“Goth” parrots join exclusive tool-using elite
Psychologists at the University of St Andrews have discovered previously unknown skills in parrots.
The Greater Vasa parrot, known as the “Goth” parrot for its black and grey sombre plumage, has been observed using, and sharing, grinding tools for the first time outside of humanity.
Researchers, led by psychologists at the University of York, studying ten captive parrots observed the birds adopt a novel tool-using technique to acquire calcium from seashells as well as active-sharing of tools among themselves.
The birds used small pebbles or date pits to grind calcium powder from the shells or to break off small pieces of shell to ingest. This behaviour, never before seen in this species, is the first evidence of a non-human using tools for grinding, and one of the few reports of non-human animals sharing tools directly.
Observing and filming the parrots over an eight month period (March to October), researchers documented their interactions with cockle shells on the floor of their aviary. Shells are a known source of calcium for birds.
Dr Amanda Seed, Lecturer in the School of Psychology and Neuroscience at the University of St Andrews, said: “These parrots are remarkable for many reasons: the females are the dominant sex, they cooperate to raise their young, and now we have found that, in captivity at least, they use pebbles as grinding tools. We hope to be able to work further with this fascinating species to find out more about their behaviour and cognition.”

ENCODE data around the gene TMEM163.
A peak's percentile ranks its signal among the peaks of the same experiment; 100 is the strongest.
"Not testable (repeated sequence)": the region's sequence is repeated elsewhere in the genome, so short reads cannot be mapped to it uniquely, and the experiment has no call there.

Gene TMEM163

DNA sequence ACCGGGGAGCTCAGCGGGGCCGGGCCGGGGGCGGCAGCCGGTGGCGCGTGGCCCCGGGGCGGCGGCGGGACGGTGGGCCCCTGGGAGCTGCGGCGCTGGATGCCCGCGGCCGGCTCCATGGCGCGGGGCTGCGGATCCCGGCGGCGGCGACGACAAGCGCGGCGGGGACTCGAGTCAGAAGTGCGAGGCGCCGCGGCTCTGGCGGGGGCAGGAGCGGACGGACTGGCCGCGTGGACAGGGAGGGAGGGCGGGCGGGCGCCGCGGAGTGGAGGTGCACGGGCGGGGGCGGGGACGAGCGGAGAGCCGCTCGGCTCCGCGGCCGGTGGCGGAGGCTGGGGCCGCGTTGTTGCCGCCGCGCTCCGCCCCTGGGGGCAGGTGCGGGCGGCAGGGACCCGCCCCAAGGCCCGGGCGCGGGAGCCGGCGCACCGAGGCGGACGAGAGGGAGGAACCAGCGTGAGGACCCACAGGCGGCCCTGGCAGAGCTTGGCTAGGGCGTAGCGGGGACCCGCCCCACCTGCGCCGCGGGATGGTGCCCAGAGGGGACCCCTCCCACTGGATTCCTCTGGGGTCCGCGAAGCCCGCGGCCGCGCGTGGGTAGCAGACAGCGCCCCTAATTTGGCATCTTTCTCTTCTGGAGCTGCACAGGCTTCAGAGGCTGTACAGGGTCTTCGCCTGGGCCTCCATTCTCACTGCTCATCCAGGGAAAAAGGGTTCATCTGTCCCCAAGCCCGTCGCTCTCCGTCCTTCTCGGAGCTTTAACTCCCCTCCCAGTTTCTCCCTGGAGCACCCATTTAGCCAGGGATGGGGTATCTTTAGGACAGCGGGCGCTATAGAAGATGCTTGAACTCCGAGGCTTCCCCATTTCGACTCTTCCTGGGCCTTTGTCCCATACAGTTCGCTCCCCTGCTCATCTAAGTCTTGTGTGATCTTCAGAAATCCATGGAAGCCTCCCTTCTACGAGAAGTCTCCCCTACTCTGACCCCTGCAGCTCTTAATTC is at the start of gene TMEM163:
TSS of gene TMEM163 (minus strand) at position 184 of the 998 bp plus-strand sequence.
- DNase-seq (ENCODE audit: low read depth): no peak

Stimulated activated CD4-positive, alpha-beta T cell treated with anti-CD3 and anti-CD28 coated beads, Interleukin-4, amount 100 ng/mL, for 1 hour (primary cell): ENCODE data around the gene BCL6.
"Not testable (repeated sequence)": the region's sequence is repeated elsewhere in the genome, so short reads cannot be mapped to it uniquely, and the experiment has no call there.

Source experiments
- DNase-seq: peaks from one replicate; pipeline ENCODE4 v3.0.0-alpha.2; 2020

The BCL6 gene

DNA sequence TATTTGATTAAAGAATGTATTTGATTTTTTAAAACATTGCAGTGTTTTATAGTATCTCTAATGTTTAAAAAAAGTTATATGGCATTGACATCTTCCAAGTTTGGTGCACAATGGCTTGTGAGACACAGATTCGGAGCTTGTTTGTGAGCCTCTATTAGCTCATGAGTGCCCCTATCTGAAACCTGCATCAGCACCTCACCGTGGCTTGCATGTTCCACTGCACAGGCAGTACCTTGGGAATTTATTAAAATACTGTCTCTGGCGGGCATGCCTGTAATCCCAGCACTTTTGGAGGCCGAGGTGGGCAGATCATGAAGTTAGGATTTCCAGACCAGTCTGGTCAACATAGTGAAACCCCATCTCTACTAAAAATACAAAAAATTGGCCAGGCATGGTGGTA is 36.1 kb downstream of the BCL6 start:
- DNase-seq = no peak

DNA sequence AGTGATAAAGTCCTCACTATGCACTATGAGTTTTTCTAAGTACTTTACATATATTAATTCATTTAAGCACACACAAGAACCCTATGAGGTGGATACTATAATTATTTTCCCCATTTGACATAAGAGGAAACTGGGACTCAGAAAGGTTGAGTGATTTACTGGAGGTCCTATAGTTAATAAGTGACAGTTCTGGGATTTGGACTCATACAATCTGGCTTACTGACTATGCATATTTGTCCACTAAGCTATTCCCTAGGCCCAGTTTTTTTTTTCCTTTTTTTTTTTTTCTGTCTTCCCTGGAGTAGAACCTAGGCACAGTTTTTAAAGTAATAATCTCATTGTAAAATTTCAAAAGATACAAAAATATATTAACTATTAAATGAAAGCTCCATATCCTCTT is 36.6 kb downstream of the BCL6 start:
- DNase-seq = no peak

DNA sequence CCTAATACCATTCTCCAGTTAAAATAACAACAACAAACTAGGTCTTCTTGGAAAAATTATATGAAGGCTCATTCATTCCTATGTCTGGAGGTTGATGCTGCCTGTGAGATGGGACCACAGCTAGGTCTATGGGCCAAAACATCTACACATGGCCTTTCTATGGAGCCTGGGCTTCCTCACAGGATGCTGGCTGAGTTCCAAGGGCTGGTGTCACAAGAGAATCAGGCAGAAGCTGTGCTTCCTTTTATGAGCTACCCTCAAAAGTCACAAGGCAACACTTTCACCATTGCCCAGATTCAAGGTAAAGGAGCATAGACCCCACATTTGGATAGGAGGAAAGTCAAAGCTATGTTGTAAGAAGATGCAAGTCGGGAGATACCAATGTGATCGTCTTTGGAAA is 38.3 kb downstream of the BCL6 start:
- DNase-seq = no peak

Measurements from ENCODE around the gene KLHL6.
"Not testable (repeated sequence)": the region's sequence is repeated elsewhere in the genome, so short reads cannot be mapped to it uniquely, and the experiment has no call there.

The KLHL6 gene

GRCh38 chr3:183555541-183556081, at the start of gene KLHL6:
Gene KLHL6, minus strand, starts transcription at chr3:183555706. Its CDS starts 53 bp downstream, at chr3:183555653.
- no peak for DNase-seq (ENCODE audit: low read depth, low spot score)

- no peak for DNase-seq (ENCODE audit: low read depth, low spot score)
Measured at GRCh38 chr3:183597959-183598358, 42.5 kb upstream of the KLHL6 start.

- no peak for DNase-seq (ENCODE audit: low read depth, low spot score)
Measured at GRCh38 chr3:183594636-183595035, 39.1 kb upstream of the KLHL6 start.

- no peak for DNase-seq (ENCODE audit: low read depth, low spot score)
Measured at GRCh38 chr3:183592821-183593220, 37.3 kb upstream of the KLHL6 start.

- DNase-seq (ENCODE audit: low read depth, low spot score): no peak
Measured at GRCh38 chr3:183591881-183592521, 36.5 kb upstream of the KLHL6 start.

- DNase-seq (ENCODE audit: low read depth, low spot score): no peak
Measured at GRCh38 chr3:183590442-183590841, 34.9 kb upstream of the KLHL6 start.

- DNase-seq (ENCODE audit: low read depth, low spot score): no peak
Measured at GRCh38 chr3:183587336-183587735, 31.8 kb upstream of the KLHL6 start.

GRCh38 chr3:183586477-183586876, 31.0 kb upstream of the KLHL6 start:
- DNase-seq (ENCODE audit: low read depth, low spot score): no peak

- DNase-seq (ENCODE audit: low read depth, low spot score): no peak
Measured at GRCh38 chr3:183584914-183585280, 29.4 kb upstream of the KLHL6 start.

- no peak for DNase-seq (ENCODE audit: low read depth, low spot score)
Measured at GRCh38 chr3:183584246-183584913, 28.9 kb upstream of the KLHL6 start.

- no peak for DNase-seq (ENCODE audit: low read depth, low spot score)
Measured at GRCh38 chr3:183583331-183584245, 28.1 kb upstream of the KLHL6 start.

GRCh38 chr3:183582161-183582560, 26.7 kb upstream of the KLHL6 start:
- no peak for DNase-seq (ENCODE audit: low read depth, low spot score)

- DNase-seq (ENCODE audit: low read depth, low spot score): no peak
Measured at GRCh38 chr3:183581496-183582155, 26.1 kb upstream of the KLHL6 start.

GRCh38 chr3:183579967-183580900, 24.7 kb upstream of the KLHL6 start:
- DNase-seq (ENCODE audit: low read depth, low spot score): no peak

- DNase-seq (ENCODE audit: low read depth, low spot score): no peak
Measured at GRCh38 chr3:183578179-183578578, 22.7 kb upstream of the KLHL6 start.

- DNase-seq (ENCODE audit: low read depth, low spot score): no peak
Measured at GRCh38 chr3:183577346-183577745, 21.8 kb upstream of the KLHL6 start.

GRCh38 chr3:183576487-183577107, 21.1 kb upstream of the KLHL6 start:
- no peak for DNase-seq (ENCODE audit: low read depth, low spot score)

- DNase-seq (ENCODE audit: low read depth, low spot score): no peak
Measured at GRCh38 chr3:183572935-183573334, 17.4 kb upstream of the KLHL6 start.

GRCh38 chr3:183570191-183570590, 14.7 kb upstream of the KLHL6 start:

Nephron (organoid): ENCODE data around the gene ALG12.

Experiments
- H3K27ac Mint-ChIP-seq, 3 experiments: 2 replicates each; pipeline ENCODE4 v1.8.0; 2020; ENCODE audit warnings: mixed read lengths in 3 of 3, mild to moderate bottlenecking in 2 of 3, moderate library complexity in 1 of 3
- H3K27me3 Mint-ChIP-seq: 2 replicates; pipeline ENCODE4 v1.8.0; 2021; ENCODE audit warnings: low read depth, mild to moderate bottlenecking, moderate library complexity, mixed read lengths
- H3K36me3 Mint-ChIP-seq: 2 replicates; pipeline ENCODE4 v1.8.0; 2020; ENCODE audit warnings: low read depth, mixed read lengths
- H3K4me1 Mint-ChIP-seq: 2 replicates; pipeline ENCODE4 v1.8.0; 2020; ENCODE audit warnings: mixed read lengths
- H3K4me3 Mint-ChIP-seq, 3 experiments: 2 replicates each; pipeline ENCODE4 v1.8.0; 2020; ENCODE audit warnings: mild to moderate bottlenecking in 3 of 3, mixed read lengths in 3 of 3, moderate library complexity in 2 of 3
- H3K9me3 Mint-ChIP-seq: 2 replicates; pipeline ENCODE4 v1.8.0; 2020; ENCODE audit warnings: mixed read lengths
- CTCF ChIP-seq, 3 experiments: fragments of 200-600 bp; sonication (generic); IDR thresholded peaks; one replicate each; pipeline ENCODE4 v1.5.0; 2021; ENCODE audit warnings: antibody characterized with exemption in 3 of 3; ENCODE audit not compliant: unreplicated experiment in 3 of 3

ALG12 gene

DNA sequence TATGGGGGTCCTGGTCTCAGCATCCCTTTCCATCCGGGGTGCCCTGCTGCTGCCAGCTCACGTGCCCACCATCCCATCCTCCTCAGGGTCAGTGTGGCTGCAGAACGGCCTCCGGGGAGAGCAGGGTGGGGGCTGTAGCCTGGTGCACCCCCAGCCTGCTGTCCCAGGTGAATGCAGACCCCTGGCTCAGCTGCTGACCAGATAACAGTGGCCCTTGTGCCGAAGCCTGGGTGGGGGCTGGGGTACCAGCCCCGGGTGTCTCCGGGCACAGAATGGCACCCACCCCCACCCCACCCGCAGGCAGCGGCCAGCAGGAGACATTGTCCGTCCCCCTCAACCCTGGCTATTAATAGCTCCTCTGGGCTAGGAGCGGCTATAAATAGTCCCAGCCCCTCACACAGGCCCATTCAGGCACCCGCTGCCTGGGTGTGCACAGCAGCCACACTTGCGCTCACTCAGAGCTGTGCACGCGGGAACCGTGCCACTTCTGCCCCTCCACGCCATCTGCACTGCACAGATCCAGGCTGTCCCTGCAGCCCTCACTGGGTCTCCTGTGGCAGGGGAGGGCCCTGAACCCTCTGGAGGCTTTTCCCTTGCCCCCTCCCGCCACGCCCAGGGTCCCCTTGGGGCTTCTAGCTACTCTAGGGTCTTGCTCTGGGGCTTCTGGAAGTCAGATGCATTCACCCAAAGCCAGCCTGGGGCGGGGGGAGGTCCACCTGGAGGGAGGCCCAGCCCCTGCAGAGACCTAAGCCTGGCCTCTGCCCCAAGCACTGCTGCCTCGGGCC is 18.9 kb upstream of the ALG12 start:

Five out of ten birds were documented using tools, placing either pebbles or date pits inside shells to grind against the shell, or using them as a wedge to break apart the seashell.
Interest in the shells was greatest from March to mid-April, just before the breeding season – this may be due to calcium supplementation being critical for egg-laying. Researchers were initially surprised to find that it was the males, not the females, who showed the greatest interest in shells.
However, observation of the parrots’ breeding behaviour showed that males often engaged in regurgitative feeding of females before copulating with them, thus potentially passing on the calcium benefits.
Megan Lambert, PhD student in York’s Department of Psychology and lead author on the study, said: “The use of tools by nonhuman animals remains an exceedingly rare phenomenon. These observations provide new insights into the tool-using capabilities of parrots and give rise to further questions as to why this species uses tools.
“Tool use could reflect an innate predisposition in the parrots, or it could be the result of individual trial and error learning or some form of social learning. Whether these birds also use tools in the wild remains to be explored, but ultimately these observations highlight the Greater Vasa parrot as a species of interest for further studies of physical cognition.”
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